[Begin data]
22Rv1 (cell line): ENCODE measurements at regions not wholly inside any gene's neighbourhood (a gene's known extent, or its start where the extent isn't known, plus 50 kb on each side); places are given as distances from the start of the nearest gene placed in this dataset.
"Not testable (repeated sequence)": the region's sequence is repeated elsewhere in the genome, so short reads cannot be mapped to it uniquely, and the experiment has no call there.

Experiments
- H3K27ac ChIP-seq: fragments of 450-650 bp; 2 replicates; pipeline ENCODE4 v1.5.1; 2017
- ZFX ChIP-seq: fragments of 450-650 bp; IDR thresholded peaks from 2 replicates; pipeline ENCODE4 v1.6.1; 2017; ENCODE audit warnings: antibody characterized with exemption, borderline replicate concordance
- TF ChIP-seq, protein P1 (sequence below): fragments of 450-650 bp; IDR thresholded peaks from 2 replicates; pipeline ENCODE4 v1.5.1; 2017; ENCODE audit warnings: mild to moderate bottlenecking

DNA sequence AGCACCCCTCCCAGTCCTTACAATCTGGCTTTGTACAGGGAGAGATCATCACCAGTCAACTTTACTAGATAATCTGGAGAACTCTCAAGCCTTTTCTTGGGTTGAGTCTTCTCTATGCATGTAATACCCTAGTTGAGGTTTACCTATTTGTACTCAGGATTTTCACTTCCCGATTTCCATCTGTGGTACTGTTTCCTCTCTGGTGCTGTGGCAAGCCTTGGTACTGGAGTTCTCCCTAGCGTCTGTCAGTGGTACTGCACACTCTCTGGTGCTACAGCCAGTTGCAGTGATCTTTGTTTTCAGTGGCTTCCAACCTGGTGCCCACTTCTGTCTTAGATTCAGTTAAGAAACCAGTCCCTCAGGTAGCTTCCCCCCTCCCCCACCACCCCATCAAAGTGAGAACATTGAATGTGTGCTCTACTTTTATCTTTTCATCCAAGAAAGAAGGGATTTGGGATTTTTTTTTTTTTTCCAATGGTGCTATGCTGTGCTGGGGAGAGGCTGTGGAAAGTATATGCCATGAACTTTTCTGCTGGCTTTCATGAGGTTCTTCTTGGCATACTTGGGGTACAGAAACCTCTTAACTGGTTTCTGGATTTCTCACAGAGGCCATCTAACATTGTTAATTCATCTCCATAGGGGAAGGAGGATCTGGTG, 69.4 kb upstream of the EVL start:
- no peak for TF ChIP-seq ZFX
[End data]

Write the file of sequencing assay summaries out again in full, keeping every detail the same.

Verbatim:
22Rv1 (cell line): ENCODE measurements at regions not wholly inside any gene's neighbourhood (a gene's known extent, or its start where the extent isn't known, plus 50 kb on each side); places are given as distances from the start of the nearest gene placed in this dataset.
"Not testable (repeated sequence)": the region's sequence is repeated elsewhere in the genome, so short reads cannot be mapped to it uniquely, and the experiment has no call there.

Experiments
- H3K27ac ChIP-seq: fragments of 450-650 bp; 2 replicates; pipeline ENCODE4 v1.5.1; 2017
- ZFX ChIP-seq: fragments of 450-650 bp; IDR thresholded peaks from 2 replicates; pipeline ENCODE4 v1.6.1; 2017; ENCODE audit warnings: antibody characterized with exemption, borderline replicate concordance
- TF ChIP-seq, protein P1 (sequence below): fragments of 450-650 bp; IDR thresholded peaks from 2 replicates; pipeline ENCODE4 v1.5.1; 2017; ENCODE audit warnings: mild to moderate bottlenecking

DNA sequence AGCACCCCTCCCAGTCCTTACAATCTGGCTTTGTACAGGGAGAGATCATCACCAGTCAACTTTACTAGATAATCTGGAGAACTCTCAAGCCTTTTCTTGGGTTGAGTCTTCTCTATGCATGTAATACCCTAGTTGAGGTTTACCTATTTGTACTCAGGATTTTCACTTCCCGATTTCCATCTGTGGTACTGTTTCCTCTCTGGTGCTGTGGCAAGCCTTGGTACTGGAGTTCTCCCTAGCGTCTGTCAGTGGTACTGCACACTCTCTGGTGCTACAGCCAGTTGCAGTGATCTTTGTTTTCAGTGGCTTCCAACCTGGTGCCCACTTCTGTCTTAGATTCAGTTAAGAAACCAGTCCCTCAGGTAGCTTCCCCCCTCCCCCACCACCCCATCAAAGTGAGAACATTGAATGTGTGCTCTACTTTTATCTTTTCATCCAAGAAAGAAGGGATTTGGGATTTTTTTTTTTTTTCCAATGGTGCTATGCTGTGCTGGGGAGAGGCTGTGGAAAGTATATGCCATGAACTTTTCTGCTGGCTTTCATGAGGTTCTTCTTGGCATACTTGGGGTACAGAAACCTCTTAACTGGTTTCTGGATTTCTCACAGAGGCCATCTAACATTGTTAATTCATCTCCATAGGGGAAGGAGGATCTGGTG, 69.4 kb upstream of the EVL start:
- no peak for TF ChIP-seq ZFX